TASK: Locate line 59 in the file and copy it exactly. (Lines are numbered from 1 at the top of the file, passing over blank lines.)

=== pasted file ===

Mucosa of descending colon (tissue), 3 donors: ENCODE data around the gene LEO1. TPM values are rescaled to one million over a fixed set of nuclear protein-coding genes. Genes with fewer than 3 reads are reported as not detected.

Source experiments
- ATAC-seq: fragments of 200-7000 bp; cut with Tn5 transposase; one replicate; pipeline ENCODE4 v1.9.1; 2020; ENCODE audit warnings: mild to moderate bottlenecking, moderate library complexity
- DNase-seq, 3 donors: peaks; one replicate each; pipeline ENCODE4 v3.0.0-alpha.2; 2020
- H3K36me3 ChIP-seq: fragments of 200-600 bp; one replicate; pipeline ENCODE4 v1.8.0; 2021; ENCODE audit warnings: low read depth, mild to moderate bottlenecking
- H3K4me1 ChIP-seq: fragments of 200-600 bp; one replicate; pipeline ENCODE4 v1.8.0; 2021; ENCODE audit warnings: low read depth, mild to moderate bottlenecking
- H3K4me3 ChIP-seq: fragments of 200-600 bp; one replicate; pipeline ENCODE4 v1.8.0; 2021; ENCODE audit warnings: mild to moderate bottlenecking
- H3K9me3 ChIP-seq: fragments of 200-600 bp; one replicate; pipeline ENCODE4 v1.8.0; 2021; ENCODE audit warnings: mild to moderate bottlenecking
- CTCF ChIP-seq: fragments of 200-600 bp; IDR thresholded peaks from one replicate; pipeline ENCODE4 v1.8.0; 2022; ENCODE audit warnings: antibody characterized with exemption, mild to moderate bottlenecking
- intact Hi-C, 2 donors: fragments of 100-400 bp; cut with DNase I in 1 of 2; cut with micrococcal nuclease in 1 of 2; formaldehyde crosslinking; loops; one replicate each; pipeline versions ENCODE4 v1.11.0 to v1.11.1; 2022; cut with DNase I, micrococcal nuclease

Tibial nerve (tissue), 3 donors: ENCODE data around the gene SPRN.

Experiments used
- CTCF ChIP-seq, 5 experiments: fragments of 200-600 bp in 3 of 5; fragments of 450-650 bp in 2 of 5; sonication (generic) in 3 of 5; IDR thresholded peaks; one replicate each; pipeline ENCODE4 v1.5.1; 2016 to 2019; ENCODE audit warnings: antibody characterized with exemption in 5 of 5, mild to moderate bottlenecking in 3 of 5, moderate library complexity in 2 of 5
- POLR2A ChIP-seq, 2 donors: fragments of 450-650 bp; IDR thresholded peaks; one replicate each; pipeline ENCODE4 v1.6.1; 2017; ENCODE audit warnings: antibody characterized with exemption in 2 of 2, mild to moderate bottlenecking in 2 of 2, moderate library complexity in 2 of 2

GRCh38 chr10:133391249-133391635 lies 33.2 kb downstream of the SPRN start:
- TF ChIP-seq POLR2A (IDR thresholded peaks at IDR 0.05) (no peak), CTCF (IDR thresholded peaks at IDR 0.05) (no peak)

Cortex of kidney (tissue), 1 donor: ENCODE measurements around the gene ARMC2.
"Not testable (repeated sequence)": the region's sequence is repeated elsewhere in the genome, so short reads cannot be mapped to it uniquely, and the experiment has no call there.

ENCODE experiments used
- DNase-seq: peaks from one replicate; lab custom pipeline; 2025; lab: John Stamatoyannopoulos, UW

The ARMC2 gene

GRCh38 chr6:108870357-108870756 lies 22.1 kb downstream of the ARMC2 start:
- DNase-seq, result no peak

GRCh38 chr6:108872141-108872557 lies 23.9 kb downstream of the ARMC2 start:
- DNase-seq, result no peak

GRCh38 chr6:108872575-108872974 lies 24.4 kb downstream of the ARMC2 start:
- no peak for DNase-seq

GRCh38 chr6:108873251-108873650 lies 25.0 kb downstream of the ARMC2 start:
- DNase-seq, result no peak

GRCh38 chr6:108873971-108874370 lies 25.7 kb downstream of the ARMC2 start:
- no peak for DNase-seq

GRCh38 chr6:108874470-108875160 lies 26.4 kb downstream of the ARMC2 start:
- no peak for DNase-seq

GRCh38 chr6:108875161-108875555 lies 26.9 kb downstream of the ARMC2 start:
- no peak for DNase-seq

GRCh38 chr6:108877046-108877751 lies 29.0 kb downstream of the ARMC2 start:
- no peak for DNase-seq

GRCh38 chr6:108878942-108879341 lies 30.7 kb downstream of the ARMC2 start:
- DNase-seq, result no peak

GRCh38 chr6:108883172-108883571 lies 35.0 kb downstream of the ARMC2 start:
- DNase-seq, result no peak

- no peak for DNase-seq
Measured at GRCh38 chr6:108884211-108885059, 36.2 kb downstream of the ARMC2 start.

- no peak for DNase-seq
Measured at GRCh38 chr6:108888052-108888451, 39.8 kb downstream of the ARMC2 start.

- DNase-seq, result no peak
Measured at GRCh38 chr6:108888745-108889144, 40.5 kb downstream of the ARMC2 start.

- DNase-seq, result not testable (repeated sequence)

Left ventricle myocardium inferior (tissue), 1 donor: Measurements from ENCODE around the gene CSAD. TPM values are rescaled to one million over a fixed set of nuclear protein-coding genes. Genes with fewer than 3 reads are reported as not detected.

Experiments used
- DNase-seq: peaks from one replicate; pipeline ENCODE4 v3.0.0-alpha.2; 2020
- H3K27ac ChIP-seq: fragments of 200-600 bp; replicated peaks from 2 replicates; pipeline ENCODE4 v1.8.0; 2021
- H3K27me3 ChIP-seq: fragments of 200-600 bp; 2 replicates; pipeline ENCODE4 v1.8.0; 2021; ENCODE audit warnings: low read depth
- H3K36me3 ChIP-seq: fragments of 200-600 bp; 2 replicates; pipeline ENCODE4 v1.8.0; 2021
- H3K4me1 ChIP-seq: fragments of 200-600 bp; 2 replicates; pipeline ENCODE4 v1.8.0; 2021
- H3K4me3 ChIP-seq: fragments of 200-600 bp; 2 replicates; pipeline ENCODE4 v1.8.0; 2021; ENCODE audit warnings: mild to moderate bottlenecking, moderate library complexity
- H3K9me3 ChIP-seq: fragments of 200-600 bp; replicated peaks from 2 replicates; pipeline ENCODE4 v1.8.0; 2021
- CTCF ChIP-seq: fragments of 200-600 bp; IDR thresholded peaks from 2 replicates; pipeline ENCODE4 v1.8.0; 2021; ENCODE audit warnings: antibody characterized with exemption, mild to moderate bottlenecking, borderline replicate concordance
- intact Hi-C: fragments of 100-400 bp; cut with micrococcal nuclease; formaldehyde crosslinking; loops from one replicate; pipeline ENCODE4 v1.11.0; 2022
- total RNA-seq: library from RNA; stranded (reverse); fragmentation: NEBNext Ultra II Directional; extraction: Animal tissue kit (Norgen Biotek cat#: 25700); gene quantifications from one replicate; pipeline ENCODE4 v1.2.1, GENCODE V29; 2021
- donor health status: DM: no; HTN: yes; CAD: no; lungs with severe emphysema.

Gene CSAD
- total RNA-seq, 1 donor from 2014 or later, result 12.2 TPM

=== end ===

- intact Hi-C: fragments of 100-400 bp; cut with micrococcal nuclease; formaldehyde crosslinking; loops from one replicate; pipeline ENCODE4 v1.11.0; 2022